convicted 47 years for smuggle missile into New York
NRI, Hemant Lakhani, 70, a British subject has been
sentenced to 47 years in prison by US federal judge
Katharine Hayde for plotting to smuggle a shoulder-fired
missile into New York's Newark Airport to shoot down
Hemant Lakhani is driven by FBI agents into the Federal
Courthouse in Newark,
New Jersey, August 13, 2003 for a hearing on charges
of selling surface-to-air missiles
Judge said, the evidence was overwhelming that Lakhani
intended to provide weapons to a terrorist group bent
on shooting down airliners, killing thousands of innocent
civilians and bringing the United States to its knees.
Stuart Rabner, assistant US Attorney said the defendant
wasn't thinking of his wife and son when he was caught
on tape discussing a jihad, or holy war, on American
NRI Lakhani, who claimed he was the victim of entrapment,
was convicted in April after a four-month trial for
supporting terrorism, money laundering and importing
In a rambling statement he accused the government's
informants of fabricating the case against him, said
he was sorry and protested that he did not want to
die in the United States.
"I don't think I can survive any longer,"
he said. "I'm completely exhausted. What can
Lakhani denied he was a threat and broke into tears
as he described the hardships his wife and son have
Hemant's wife Kusum Lakhani said in court, "We
are normal people. We had a good life in London"
and added that they are financially ruined.
- Lakhani was arrested in August 2003 at a hotel near
Newark Liberty International Airport where he met
a government informant posing as a representative
of a Somali-based militant group.
- Lakhani arranged to sell one Russian missile for
$US86,500 and then bring 50 more into the country.
- On one tape, Lakhani was heard saying: "Strike
50 at one time simultaneously. It will shake them.
They will run. Strike simultaneously in different
cities, and they will think the war has started."
An informant, Muhammad Habib Rehman, a Pakistani national
who has been providing information to the FBI and
other government agencies since the mid-1990s, testified
that Lakhani reached out to him in October 2001, claiming
to be in the weapons business.
to smuggle anti-aircraft missiles into the US is due
to go on trial
New York, Jan 03, 2004
The trial will open in New Jersey tomorrow, but his
local lawyer believes that Mr Lakhani, who has no
criminal record or known ties to terrorism, was the
victim of entrapment by American and Russian agents
working on behalf of the US. Haji, later discovered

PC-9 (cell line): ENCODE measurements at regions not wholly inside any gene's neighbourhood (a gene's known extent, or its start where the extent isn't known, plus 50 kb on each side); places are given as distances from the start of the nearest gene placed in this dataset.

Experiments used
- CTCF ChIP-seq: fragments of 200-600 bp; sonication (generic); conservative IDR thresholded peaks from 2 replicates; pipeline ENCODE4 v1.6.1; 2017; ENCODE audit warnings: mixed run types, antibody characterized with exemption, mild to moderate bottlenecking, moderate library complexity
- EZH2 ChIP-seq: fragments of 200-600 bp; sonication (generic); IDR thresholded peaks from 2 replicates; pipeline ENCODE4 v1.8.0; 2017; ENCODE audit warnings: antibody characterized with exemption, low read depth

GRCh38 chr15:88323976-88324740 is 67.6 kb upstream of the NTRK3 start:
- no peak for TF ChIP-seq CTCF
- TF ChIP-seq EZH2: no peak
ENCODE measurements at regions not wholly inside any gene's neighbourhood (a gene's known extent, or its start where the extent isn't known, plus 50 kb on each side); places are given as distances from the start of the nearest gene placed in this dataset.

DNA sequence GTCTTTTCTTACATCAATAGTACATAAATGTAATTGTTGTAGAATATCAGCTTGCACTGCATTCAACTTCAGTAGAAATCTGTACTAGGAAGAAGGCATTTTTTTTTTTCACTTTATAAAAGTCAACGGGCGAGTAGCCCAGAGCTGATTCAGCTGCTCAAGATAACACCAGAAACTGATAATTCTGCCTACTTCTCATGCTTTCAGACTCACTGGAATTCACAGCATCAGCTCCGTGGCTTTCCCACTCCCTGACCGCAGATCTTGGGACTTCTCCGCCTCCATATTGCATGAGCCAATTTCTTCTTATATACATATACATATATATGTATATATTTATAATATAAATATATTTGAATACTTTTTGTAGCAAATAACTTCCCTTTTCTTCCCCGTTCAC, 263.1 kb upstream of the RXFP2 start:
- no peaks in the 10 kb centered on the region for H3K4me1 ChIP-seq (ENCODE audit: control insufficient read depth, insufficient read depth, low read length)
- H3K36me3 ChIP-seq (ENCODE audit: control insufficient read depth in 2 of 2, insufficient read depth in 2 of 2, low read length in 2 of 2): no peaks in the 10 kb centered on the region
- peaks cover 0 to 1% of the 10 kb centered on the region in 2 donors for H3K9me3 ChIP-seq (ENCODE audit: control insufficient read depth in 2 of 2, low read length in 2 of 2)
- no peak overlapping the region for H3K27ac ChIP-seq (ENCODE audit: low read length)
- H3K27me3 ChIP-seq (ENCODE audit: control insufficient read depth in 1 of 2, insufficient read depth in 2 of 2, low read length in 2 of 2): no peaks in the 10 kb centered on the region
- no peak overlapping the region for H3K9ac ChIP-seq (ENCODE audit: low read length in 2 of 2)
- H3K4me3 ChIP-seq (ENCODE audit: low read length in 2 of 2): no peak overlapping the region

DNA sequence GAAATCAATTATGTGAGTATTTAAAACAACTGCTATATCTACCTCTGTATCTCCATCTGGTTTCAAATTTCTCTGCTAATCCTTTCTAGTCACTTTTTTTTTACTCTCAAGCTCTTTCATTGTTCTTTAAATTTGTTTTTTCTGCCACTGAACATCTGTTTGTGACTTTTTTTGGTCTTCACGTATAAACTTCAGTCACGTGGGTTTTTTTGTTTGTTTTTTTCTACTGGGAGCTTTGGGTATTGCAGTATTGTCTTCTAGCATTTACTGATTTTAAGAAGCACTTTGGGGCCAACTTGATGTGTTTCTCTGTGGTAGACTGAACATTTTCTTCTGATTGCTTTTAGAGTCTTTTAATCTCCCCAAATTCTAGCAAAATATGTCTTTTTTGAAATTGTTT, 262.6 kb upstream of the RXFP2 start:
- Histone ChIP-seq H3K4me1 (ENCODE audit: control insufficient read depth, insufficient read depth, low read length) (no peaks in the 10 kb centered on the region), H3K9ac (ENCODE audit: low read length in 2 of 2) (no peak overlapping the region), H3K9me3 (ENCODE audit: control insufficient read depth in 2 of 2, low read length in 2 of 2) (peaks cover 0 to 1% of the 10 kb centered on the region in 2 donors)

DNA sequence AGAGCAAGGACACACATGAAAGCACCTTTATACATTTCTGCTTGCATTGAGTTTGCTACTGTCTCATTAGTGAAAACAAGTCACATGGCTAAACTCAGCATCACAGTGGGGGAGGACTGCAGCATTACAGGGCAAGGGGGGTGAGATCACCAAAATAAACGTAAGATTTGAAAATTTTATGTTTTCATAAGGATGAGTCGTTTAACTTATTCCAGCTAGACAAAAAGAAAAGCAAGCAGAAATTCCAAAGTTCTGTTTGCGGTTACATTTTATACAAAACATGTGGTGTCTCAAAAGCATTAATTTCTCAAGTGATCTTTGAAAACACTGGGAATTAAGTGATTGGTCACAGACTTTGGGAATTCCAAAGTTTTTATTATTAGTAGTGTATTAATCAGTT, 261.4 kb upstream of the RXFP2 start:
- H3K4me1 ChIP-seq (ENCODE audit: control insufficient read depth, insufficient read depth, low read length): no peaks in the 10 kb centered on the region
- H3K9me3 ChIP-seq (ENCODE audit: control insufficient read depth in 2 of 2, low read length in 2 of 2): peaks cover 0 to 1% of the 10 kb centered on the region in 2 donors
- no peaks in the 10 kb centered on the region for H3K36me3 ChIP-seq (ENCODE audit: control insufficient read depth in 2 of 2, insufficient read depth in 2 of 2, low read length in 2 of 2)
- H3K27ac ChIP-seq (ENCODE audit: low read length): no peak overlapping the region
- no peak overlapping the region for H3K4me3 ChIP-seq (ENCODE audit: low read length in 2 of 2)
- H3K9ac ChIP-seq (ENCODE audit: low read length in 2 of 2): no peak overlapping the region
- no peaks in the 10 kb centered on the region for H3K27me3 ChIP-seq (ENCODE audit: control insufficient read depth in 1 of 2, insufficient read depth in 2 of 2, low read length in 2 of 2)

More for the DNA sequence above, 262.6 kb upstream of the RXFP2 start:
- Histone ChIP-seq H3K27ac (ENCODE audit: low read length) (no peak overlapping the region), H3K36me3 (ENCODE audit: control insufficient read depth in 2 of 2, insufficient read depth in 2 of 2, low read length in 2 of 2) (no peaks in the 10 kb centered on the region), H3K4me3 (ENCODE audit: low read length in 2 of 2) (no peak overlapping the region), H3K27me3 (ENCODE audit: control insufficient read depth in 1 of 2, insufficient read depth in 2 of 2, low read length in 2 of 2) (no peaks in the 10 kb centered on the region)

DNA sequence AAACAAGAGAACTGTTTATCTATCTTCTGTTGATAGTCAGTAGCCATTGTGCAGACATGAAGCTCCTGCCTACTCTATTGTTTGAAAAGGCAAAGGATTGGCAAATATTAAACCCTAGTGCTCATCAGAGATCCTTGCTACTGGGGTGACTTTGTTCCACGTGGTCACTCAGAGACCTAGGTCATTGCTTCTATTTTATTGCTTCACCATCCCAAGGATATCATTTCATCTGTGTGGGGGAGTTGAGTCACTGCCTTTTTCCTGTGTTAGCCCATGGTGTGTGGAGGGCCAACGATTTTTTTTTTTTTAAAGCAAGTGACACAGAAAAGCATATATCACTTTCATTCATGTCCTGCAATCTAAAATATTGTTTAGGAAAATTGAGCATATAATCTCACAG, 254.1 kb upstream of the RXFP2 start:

to be a double agent working for the FBI, walked.....more
Police raid Lakhani's
residence in London
London, August 14: London police raided the residence
of Indian-born British arms dealer Hemant Lakhani
here but no arrests were made, a spokeswoman of
the metropolitan police said on Thursday.
Sixty eight-year-old Lakhani, arrested on Tuesday
in Newark, New Jersey, by FBI after an elaborate
sting operation involving Russian and UK intelligence
agencies, has been accused of acting as an arms
broker without license. He has been ordered jailed
without bond by Newark court.
Hemant Lakhani, the 68-year-old British national
of Indian origin arrested last week for allegedly
smuggling an anti-aircraft missile into the United
States, has been under investigation by the Kenya
government for arms-for-diamonds deals and for supplying
weapons to al Qaeda cells. Lakhani was previously
linked with a notorious arms dealer who has been
described as "odious" by the British Government
for supplying weapons to rebel forces in Sierra
Leone."It has also emerged that Lakhani himself
has been under investigation by the Kenyan government
for arms-for-diamonds deals and for supplying weapons
to al Qaeda cells," The paper reported.
Lakhan was born in Gujarat and moved to London
in the 1950s. He worked hard setting up business
in the rag trade, but had expensive tastes and would
always spend too much money on fine food, holidays
and clothes. His wife Kusum, 66, was a well-known
figure in the community, respected for her work
for Asian charities. She worked as president of
the Sangam Association of Asian Women, a charity
set up to offer immigration and welfare advice in
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